Koreans take their food seriously. Their love for morsel and all thing edibles can be seen not only through their cornucopia types of Kimchi or ‘Imagine Your Korea’ tourism campaign but also through their proverbs . Food has become integral amongst Koreans, they even incorporate and associate their precious food with their proverbs. One worthy of note, Korean proverb that I will highlight today is “가재는 게 편이라 “, which can be directly translated as “The Crayfish sides with the crabs”. This proverb is used by the Koreans to describe how people with similar traits and backgrounds stick together and sides with each other. On a local and smaller context, this proverb describes exactly what Sabah Korea’s menu and customers to be.
As of 2009, around 2000 Koreans reside in Sabah. No wonder, everytime I come to this place, there will always be Korean families or couples having their ‘jjajangmyun'(Korean black bean noodles) or ‘samgyupsal'( grilled beef) .Bein on a foreign soil does not stop them from scouring for a little taste of home. It really makes me wonder, will we ever emulate their passion in local food ourselves ?
With a magenta coloured walls, Sabah Korea bets on homely decor that exudes a charming setting. Customer can choose to seat either inside or outside of the restaurant. Seiza-like sitting mats are placed on all the wooden chairs, giving us options to seat comfortably, like at home. Another perks, of dining here, aside from the strong WIFI connection that allows me to Instagrammed my selfie, the place never fails to blast a’la’mode kpop songs through the stereos. I kind of have a bad premonition of bringing my sister here as she will call it tacky. I, on the other hand, beg to differ. I find it the idea of foreigners trying to tell you their roots or fragments of their hometown through their decor and music as downright romantic.
The BBQs and several Korean hotpot are served in Korean pots, cockery and metal cutlery. I am really not used in using metal chopstick and thinner spoon to eat. Therefore, uncovering the wrappers of the cutlery has always been special, a kind of ecstatic moment of unwrapping presents for me.
While waiting for our orders, we are served with 4 side dishes. It is a bit of a stretch but seriously, whenever I had Koreans, everytime all the side dishes being plate out to me, it never fails to make me feel like I am an empress or rich dowager. Some Korean place could serve up to 8 to dozen side dishes while you count your blessing and wait for your mains to be prepared. I enjoyed eating them all. My favourite one will be the long beans sauteed with sesame oil with sesame seeds on top of it. The equivalent of pickles, the side dishes serve its purpose to povide smell and taste that will whet your appetite for the mains.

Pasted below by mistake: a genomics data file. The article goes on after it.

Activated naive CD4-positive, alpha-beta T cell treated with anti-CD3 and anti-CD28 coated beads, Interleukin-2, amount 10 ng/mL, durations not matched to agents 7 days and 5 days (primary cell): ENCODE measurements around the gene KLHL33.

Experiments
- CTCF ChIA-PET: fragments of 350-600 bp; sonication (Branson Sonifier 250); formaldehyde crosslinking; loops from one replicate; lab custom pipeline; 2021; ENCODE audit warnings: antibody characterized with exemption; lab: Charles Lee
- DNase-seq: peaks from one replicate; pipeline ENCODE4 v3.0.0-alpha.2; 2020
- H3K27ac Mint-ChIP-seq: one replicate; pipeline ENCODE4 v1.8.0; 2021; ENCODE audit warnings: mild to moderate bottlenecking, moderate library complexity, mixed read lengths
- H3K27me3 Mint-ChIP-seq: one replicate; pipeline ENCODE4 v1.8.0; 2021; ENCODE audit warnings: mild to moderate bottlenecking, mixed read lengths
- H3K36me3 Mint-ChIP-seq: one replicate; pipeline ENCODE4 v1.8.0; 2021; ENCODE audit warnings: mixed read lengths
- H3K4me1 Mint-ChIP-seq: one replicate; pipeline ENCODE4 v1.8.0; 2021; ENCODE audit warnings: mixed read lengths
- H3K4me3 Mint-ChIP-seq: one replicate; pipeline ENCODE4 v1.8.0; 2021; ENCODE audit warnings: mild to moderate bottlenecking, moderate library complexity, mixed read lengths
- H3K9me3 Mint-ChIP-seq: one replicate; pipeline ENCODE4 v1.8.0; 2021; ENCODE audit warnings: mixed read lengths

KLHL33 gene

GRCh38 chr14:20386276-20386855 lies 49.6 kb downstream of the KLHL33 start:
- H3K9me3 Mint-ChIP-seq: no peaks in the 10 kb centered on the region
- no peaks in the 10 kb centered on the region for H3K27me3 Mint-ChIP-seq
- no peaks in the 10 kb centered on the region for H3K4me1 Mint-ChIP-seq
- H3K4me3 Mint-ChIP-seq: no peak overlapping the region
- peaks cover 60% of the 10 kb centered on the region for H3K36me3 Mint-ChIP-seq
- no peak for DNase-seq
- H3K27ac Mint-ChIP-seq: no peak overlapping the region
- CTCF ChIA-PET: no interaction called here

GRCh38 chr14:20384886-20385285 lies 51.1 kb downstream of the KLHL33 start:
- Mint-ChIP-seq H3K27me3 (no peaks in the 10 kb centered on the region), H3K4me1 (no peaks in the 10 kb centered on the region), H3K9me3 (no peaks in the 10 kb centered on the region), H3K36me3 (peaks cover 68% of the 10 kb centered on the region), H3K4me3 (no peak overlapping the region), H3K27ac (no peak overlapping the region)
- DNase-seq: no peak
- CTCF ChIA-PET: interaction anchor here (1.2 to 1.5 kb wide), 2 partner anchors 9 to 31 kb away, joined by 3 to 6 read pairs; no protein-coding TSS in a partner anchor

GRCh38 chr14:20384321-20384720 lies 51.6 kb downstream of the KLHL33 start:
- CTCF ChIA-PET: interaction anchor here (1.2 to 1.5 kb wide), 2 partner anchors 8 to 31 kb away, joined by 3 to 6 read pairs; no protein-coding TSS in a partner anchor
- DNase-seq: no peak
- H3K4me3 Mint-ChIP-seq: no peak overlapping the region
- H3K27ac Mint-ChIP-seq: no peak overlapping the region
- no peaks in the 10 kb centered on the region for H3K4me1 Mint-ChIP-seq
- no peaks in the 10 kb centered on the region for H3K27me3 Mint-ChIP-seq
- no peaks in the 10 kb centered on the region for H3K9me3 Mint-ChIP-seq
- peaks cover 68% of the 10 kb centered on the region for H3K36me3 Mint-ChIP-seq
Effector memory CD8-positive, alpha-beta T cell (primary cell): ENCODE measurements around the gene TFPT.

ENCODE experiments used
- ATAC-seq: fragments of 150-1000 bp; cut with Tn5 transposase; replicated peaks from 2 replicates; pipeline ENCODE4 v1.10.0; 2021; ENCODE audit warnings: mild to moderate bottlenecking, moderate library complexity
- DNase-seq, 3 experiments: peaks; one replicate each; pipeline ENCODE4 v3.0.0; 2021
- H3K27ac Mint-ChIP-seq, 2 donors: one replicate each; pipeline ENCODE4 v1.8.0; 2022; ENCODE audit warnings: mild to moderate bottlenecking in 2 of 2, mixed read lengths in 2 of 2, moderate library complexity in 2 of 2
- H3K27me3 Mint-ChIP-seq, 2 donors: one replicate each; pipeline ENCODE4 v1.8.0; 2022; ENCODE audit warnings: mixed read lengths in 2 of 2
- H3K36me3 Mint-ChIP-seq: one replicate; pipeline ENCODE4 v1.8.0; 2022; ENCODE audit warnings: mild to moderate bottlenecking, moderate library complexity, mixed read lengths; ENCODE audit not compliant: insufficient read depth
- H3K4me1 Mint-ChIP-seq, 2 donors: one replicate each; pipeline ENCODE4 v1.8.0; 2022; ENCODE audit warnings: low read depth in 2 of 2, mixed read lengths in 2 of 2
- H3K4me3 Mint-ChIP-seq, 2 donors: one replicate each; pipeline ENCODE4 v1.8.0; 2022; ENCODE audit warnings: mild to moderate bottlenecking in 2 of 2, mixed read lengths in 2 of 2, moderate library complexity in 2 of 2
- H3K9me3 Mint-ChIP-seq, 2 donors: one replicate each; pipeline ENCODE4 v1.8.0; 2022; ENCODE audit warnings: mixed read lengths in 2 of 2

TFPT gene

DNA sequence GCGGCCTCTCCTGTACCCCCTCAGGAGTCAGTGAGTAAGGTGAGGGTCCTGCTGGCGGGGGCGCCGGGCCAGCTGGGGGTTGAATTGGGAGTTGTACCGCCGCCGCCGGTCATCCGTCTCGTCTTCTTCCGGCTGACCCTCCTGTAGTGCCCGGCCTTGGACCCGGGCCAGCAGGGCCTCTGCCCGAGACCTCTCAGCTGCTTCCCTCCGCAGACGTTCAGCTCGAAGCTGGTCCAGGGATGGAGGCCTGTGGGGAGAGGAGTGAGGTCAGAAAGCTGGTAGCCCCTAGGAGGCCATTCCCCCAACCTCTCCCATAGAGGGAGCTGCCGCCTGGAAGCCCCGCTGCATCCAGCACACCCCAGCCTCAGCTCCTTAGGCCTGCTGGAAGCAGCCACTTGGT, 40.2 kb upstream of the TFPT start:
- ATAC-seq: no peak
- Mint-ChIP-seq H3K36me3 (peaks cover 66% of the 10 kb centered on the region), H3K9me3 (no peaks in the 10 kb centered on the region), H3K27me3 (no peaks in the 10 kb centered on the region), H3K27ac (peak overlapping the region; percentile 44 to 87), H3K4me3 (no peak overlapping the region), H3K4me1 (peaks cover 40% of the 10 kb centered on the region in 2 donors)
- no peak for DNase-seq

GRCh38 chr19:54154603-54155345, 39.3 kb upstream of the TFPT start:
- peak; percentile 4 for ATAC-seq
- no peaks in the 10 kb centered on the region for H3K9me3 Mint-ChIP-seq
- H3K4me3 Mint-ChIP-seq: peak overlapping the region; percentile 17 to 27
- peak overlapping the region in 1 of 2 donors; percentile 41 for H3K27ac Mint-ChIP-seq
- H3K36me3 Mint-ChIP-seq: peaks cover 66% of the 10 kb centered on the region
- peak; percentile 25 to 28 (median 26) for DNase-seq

Another reason why I like Sabah Korea is because of their complimentary Kimchi and Nuts (they used peanuts instead of soybeans in making their ‘kongjorim’). I like to chew on the improvised ‘kongjorim’ or kimchi and take a big gulp of soju or makgeolli together*. If Sabahans have ‘pusas’ to accomodate and refine the taste of their alcohol, Koreans have another healthier version of it by using lots of vegetables based side dishes. One of my personal favourite in Sabah Korea is their Kimchi. Some places like to serve their Kimchi heavy with the sauce and seasonings. Comparatively equals in fibre and vitamin C, the one that is served here is light, crispy and is well-seasoned.
Instead of ordering ‘japchae’, I decided to add variation to my dinner, and ordered ‘Ou jing ae’. The smell of the seafood really sends me thrill. If it didn’t send thrill down your spine, I have high desire to not be friend with you.
I am also an enthusiast of their Sundubu-jjigae (soft-tofu hotpot). Again, just to switch it up, I have ordered Doennjang-jjigae (soybean hotpot). The picture below is self-explanatory. Even now,the glaring colour itself is enough to make me salivates like a Pavlov’s dogs.
Halfway through our meal, ‘Jeyeuk-Bokkeum’ which comprise of pork slices and vegetables are served. This dish featured some distinguised Korean flavours such as the basic seasonings of red pepper,cooking wine,scallions and soy sauce. This dish is so simple yet so powerful in reminding me that chronologically, traditional food has a very intense prime basic flavours. It is so intense, it literally made me and my partner in crime overeat that night.
Visiting this place and watching the family running this business out of their comfort zone is always sentimental and inspiring to me. It is a great feeling to know that maybe next time an Authentic Sabahan restaurant serving traditional food (ex:’tuhau’ bambangan’) might make its way amongst the fancy Parisiene cafes because all you need is a plan, the road map, and the courage to press on your destination.
Sabah Korea serves traditional Korean cuisine, which is perfect for Koreans who misses their kimchis and sojus, as well as Sabahans, who are, well, great eater with experimental appetite. I have been to this place on several occasion, and today I recommend it if you ever passed by.
Where: S – 701, 1 Borneo Hypermall, Jalan Sulaman, 88400, Kota Kinabalu, Malaysia.
The restaurant is situated at the corner of the hypermall, visible from in front of the mall, first floor.
Cuisines: Non-Halal, Authentic Korean food
*Jeannette’s recommendation-(Try this at your own risk. Chemical reactions in mouth may vary)